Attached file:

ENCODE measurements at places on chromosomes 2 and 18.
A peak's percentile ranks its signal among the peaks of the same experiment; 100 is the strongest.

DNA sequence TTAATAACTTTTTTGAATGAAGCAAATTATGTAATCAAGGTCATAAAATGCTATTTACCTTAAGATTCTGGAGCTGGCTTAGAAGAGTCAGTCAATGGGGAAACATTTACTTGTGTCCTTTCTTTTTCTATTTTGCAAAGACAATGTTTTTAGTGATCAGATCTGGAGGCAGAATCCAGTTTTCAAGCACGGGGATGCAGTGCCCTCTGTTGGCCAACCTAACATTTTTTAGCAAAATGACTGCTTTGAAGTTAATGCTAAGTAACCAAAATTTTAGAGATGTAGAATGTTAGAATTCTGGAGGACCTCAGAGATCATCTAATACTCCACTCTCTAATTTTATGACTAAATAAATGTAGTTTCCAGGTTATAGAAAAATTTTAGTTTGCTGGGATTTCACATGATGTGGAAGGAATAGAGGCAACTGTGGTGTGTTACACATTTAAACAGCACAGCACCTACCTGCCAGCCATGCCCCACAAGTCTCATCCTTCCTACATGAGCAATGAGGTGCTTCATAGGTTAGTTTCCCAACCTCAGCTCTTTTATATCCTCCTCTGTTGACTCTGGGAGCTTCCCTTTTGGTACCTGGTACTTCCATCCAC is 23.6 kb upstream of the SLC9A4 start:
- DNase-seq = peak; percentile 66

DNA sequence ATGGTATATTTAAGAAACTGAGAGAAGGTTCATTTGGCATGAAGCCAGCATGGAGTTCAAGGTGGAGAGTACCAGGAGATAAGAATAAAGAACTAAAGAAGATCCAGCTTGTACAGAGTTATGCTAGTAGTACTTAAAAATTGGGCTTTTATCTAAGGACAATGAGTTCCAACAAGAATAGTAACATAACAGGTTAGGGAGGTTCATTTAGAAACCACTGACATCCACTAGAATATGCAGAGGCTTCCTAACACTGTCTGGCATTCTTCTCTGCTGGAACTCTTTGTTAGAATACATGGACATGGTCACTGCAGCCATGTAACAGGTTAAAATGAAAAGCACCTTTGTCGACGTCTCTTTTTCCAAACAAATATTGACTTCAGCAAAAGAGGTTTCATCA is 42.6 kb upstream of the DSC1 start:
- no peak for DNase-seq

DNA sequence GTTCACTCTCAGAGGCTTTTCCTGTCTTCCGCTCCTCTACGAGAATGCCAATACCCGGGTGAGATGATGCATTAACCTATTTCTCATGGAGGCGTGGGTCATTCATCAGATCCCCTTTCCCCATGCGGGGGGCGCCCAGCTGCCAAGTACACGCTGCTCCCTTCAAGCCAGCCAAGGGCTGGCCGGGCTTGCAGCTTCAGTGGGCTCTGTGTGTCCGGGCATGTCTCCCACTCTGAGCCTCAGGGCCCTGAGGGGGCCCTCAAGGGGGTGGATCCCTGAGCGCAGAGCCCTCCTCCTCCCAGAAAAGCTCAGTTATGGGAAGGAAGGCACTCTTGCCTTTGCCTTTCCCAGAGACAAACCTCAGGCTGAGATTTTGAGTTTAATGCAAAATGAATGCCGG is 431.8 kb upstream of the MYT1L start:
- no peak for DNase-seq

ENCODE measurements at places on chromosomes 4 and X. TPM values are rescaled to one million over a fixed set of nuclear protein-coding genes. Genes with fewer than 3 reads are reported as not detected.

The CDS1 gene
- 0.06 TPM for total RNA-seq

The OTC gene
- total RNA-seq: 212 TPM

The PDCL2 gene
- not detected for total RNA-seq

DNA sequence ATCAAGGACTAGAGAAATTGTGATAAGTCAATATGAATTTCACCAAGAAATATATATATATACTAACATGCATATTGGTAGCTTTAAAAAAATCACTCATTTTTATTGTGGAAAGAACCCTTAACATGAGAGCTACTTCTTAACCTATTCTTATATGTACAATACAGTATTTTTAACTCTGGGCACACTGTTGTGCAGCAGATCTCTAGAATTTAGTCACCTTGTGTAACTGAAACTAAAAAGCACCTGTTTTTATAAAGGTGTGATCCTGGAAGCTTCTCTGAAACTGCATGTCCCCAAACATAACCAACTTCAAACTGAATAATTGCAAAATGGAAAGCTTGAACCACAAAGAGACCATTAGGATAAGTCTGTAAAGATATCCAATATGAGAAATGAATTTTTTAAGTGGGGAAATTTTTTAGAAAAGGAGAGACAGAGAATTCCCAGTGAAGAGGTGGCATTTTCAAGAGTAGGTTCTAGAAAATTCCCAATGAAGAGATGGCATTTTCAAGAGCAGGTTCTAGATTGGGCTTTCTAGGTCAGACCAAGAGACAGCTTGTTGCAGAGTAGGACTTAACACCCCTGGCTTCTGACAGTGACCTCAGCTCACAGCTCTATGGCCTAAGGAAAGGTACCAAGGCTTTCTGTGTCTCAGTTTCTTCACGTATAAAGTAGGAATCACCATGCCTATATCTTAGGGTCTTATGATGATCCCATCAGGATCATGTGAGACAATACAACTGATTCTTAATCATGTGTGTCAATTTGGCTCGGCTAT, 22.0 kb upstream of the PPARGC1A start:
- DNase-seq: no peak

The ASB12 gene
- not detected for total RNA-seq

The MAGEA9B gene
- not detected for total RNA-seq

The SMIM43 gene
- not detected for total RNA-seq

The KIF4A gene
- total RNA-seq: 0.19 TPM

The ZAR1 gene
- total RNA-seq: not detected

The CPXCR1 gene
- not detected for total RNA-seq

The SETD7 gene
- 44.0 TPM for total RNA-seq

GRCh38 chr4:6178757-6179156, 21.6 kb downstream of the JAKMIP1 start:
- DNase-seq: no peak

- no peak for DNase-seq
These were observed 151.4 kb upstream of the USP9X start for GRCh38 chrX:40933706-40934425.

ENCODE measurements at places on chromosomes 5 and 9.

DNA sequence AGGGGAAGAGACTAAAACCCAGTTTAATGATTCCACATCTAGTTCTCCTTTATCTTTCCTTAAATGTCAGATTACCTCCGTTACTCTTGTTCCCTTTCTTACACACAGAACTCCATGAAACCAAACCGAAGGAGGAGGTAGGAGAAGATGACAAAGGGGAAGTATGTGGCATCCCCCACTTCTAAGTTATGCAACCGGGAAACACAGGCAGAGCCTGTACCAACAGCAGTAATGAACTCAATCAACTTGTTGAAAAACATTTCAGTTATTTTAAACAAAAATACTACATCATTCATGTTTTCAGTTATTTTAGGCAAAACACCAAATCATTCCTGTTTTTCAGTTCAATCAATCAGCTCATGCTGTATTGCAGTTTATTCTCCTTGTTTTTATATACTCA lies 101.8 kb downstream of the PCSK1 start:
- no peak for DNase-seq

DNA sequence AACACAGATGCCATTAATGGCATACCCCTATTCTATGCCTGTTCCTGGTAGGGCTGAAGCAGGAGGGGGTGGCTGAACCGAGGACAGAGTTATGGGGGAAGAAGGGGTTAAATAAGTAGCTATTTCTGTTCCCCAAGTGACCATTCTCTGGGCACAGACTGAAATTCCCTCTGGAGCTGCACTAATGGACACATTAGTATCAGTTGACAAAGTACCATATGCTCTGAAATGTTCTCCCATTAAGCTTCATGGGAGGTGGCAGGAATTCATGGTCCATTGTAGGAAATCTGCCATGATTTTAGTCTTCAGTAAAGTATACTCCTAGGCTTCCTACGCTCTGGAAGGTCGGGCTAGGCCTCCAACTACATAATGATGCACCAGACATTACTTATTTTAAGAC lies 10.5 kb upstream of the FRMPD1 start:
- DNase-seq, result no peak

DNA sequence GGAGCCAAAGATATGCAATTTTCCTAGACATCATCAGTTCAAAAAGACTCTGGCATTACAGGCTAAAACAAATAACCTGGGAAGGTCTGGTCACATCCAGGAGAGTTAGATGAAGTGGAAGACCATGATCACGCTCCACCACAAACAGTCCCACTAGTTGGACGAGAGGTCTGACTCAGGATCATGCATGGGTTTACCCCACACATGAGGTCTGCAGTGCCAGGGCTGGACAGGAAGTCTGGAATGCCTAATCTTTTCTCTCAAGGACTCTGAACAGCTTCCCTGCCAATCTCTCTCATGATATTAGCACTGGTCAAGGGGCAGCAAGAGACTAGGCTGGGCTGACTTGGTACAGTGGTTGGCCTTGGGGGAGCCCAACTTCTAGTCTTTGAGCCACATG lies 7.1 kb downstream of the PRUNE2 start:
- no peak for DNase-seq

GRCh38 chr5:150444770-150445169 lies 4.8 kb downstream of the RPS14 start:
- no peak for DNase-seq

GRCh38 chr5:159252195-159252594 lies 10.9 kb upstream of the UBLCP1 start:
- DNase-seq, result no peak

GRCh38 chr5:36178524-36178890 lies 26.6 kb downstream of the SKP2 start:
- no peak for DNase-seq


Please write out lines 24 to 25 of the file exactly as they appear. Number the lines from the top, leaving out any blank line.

The KIF4A gene
- total RNA-seq: 0.19 TPM